Politicians, campaigners, philosophers, journalists and many others always clamour to express their views on sensitive ethical issues through the press. In conjuring an emotion and provoking a reaction, however, art can surpass this medium – on the issue of capital punishment, two pieces stand out to me in doing so.
St Bartholomew was one of the twelve apostles, flayed alive for refusing to worship Pagan gods. Damien Hirst’s St Bartholomew: Exquisite Pain symbolises the greatness of freedom of speech and strength to say what you believe.
The sculpture conveys a key message: unjustified pain can be overcome to achieve greatness. Hirst says: ‘It has the feel of a rape of the innocents’, but despite this aesthetic the figure still steps forward and displays strength and defiance. The pose is neither timid nor physically hurt. His skin, draped over one arm, is carried as a trophy with the scissors, showing the insignificance of pain inflicted by those who are wrong, and celebrating how resilience against injustice can transcend the petty physical.
Whilst St Bartholomew was killed for obviously unjust reasons, I believe the message criticising capital punishment in general, remains. The taking of someone’s life intentionally is always murder, and even if the accused is guilty, they become a victim. The sculpture objectifies another key argument against using capital punishment: the killing of an innocent man while believing him guilty is an unforgivable tragedy. It also shows the martyrdom offered to those facing the punishment: rise above or defy it and you can be seen as heroic and brave, while your punisher is shamed.
Paul Delaroche’s The Execution of Lady Jane Grey, however, I think acquiesces to capital punishment, and to me this destroys its appeal. I cannot deny its artistic magnificence, but it is also cruel, painful and a true example of why capital punishment is so wrong.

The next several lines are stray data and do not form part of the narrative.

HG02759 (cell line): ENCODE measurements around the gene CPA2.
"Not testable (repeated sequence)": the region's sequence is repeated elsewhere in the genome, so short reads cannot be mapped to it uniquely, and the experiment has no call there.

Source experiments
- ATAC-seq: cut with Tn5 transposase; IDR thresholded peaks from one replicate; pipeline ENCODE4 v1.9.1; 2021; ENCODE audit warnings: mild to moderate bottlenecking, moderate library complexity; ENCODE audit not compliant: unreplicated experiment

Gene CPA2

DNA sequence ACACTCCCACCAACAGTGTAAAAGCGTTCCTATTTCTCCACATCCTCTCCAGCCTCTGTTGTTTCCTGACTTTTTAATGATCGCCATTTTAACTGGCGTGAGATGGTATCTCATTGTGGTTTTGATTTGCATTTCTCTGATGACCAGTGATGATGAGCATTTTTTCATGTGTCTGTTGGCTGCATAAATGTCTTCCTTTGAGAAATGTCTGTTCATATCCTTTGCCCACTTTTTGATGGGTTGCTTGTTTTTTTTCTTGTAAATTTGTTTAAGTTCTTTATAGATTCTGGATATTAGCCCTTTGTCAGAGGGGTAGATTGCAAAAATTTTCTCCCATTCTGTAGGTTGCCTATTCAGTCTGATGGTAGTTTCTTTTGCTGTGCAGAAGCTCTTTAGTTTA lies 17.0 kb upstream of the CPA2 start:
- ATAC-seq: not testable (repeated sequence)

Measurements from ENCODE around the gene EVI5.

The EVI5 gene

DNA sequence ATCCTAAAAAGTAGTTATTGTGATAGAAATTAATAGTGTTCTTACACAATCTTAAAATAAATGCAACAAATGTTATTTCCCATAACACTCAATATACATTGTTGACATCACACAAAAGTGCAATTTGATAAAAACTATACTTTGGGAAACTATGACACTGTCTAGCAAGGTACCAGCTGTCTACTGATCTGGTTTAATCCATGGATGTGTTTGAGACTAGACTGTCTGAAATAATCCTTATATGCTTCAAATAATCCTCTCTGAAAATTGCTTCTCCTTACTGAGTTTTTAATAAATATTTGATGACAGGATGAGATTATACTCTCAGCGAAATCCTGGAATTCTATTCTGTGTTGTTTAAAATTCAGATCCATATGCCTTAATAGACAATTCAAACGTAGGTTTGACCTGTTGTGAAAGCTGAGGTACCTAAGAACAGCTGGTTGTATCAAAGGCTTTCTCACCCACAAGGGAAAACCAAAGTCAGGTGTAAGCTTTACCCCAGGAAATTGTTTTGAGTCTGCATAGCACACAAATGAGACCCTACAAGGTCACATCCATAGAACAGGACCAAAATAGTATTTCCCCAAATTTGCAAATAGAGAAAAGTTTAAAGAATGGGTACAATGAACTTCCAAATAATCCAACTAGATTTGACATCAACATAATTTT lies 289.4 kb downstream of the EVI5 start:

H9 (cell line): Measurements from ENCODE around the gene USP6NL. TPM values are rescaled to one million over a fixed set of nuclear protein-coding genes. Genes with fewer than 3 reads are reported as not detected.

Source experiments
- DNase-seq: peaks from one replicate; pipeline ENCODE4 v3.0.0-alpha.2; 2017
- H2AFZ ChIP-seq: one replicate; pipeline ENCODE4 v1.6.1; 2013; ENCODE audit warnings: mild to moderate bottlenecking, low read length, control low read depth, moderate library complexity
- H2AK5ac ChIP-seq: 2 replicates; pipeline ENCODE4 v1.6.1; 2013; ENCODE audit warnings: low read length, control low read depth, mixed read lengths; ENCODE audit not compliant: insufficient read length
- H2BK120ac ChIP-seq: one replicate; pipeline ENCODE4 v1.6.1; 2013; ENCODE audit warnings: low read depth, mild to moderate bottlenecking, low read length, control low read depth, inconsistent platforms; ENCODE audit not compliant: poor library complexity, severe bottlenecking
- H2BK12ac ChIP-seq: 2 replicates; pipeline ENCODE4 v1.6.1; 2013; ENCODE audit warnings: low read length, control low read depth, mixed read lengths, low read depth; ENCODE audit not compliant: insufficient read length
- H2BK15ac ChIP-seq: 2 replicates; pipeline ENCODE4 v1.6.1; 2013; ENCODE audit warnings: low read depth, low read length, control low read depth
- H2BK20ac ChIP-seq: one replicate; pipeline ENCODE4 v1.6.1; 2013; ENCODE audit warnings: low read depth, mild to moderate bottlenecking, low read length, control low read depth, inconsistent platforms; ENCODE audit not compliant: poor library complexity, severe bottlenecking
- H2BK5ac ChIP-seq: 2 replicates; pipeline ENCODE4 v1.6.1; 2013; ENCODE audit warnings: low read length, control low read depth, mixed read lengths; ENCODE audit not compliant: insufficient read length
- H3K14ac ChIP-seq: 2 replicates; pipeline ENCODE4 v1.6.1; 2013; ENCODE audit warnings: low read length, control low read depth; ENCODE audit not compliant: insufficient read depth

Its historical reality heightens the sense of injustice. Lady Jane Grey’s reign lasted nine days – resulting in her execution, aged 16, along with her husband and father: to whom she was a mere puppet.
Painted with uncanny realism, the event is portrayed in a private setting. Although inaccurate, this makes the observer feel like a witness – not a historian observing an informative article. When the painting was first showcased in 1834 it caused a sensation – it is not hard to see why.
While most of the painting is in darkness, Jane is bathed in light – aesthetically asserting her innocence. Fresh straw lies around the block, there to soak up blood that will follow. This makes it even more devastating, as instead of creating a still scene in your head it creates a series of pictures, ending with the death of an innocent girl.
Delaroche’s masterpiece succeeds in conjuring the emotion of watching an execution – it has more emotional punch than many of today’s graphic films. It portrays a state of mind no human should ever be forced to experience: completely contradictory to human nature but the essence of capital punishment.
Jane’s innocence is, like Hirst’s piece, a key argument against using capital punishment. But what makes Delaroche’s work more upsetting is her resignation. Her acquiescence with the execution and passive acceptance – trying to find the block with her hands – gives the piece a sense of hopelessness Hirst’s does not have. Delaroche protests Jane’s innocence with his artistic technique and symbolism – but she does not.
By contrast to Lady Jane Grey, St. Bartholomew was obscure – as an apostle, not even his name is certain. However, in Hirst’s depiction he emerges from his insignificance and there can be no question of his power. His freedom and will, and the pleasure of exerting it and not submitting, as Jane does, makes the sculpture fantastic to witness. The fact that he is overcoming his punishment makes the pain and his killers insignificant, and him ‘exquisite’.
With thanks to mymodernmet.com and Wikipedia for photos.